Building on Success at the University of the Highlands and Islands Archaeology Institute

UHI Archaeology Institute Visiting Reader, Dr Gerry Bigelow. Photo: Val Turner

Renowned Visiting Researchers join the UHI Archaeology Institute, and the Archaeology Institute is established as a significant economic benefit to Orkney.

The University of the Highlands and Islands Archaeology Institute, based at Orkney College UHI, is pleased to announce that three new Visiting Professors – Professor Astrid Ogilvie (Senior Scientist, Stefansson Arctic Institute, University of Akuyeri/University of Colarado), Professor Leslie King (Professor in Environment and Sustainability, Royal Roads University, Vancouver Island), and Professor Mark Edmonds (Emeritus Professor in Archaeology, University of York) in addition to two new Visiting Readers – Dr Hugo Anderson-Whymark (Curator of Prehistory, National Museums Scotland) and Dr Gerry Bigelow (Associate Professor in History, Bates College, Maine) have been appointed by UHI and join our existing Visiting Reader Olwyn Owen, an established Viking scholar whom many will remember from her excavations at Tuquoy on Westray.

With research specialisms including the archaeology of the North Atlantic, sustainability and the impact of climate change, past and present in Northern communities, Viking and Norse archaeology and Neolithic Europe, these appointments offer an unprecedented pool of expertise for our students and researchers as well as strengthening our connections and collaborations with universities and other institutions in Canada, the US, Iceland and Scotland.

UHI Archaeology Institute lecturer Martin Carruthers with students at the Stones of Stenness in 2019. Photo: UHI Archaeology Institute

Researchers at the University of the Highlands and Islands Archaeology Institute have a fast-growing reputation for their studies of the impacts of climate change and sustainability: the excavation of the Viking hall and landscape at Skaill on Rousay, directed by Dr Ingrid Mainland, is part of the Orkney climate and environmental change research which has recently gained official recognition from UNESCO’s sustainable science initiative ‘BRIDGES’ :- world-wide recognition of the achievements of the team at the site and collaborators from Bradford University and in the wider North Atlantic. Additionally, Professor Jane Downes continues her research on climate change and heritage in the international Heritage on the Edge project which has now been launched by Google Arts and Culture https://artsandculture.google.com/project/heritage-on-the-edge .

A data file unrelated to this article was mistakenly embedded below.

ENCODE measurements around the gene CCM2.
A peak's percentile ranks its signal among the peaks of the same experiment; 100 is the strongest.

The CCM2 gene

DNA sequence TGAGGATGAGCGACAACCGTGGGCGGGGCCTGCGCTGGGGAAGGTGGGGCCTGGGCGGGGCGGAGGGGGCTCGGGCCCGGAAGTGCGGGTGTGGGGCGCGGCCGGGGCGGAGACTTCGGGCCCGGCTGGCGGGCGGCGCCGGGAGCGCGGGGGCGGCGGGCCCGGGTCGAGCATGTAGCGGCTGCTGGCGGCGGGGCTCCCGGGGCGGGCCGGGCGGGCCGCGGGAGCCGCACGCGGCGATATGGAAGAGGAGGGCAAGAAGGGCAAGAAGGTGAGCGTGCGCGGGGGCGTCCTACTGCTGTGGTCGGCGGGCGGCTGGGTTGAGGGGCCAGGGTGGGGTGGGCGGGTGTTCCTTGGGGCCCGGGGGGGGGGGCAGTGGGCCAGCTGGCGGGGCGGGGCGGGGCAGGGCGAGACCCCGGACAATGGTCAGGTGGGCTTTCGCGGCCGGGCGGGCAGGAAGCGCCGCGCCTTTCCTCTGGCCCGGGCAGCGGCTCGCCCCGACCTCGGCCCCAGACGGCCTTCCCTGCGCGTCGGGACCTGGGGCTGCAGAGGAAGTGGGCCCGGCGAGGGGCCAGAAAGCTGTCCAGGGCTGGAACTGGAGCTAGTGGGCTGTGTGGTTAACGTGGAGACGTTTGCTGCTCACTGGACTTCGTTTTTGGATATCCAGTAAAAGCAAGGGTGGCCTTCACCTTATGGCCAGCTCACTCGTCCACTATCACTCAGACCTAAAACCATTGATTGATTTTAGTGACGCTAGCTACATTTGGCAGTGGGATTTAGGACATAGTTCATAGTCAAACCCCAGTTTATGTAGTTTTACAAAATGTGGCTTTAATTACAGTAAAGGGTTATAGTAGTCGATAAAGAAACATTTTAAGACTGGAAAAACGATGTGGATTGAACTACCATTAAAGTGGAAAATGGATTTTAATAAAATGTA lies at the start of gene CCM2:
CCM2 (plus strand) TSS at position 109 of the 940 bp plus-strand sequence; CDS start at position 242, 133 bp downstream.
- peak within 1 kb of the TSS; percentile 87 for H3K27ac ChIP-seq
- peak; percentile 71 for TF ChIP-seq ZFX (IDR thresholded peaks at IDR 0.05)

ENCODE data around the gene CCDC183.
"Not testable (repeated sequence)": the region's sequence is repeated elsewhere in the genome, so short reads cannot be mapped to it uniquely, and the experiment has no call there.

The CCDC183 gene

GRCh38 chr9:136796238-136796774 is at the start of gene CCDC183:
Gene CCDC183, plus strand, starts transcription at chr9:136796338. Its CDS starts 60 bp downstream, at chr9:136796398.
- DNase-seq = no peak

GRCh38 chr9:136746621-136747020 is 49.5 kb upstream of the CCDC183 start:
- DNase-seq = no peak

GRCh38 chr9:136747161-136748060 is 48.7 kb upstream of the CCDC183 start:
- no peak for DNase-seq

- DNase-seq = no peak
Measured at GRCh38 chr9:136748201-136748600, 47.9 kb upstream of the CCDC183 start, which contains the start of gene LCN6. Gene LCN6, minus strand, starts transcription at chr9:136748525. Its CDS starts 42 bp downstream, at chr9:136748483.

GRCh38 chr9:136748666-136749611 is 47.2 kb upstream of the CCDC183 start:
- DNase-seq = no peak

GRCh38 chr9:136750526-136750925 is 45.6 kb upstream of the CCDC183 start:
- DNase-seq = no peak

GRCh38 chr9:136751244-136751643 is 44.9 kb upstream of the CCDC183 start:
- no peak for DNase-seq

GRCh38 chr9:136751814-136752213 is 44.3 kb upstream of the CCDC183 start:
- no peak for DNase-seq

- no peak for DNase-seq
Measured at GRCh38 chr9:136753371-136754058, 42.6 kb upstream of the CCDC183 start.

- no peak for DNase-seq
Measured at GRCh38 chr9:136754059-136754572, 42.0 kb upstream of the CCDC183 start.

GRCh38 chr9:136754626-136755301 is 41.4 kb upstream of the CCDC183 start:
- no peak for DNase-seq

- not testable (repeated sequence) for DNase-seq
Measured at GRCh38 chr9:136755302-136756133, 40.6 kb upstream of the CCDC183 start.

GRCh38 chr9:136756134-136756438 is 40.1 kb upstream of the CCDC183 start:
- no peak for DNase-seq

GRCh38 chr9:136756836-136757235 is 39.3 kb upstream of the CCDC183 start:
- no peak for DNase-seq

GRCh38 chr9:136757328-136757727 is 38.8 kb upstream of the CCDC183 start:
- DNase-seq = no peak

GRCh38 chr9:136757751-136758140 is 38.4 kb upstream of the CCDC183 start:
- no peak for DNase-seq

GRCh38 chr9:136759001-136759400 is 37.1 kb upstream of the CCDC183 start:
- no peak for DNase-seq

In the Orkney Research Centre for Archaeology (ORCA) at Orkney College UHI the strong and developing client base established by Pete Higgins, Senior Project Manager, has yielded excellent commercial archaeology work associated with infrastructure and energy developments over the past year and the unit has come in on budget. The unit faces challenges as the usual business environment adapts to the social distancing guidelines, and the team are looking forward to the time when they can once again return to the field.

Interesting results from a new independent study have shown that Orkney College UHI Archaeology Institute’s activities generate substantial expenditure in the Orkney economy: for the year 2019-20 the combined expenditure impacts associated with the 54 students studying Archaeology at Orkney College UHI, the Institute’s visiting academics, volunteers and students, and tourist visitors to the Ness of Brodgar to whom the site was critical in their decision to visit Orkney is over £2million, with 79 full time equivalent jobs being supported in this year (including the 25 full time equivalent staff of the Archaeology Institute). The study has found that ‘The Institute has played a substantial role in increasing the profile of both archaeology in Orkney and Orkney as a place for tourists to visit’.

UHI Archaeology Institute Dr Ingrid Mainland and PhD student Steve Worth at the Skaill Farmstead dig, Rousay in 2019. Photo: UHI Archaeology Institute

University of the Highlands and Islands Archaeology Institute Director Professor Jane Downes said, “The Institute has also attracted substantial investment into Orkney through the winning of major academic research grants – the latest award of over £700,000 from the Arts and Humanities Research Council. This together with the successful entrepreneurial activity of Orkney Research Centre for Archaeology has resulted in over 100 commercial projects worth hundreds of thousands of pounds of contracts being placed within Orkney. Furthermore the UHI’s leading archaeology and research excavation at the Ness of Brodgar is now firmly established as one of Orkney’s prime visitor attractions with over 18,000 people visiting during the short 7 week period the site is open to visitors each year.”

The University of the Highlands and Islands Archaeology Institute is looking forward to building on this success in the future and attract ever more direct and indirect investment to Orkney – harnessing the innovative, entrepreneurial and creative flair of the staff and students both in Orkney and across the world.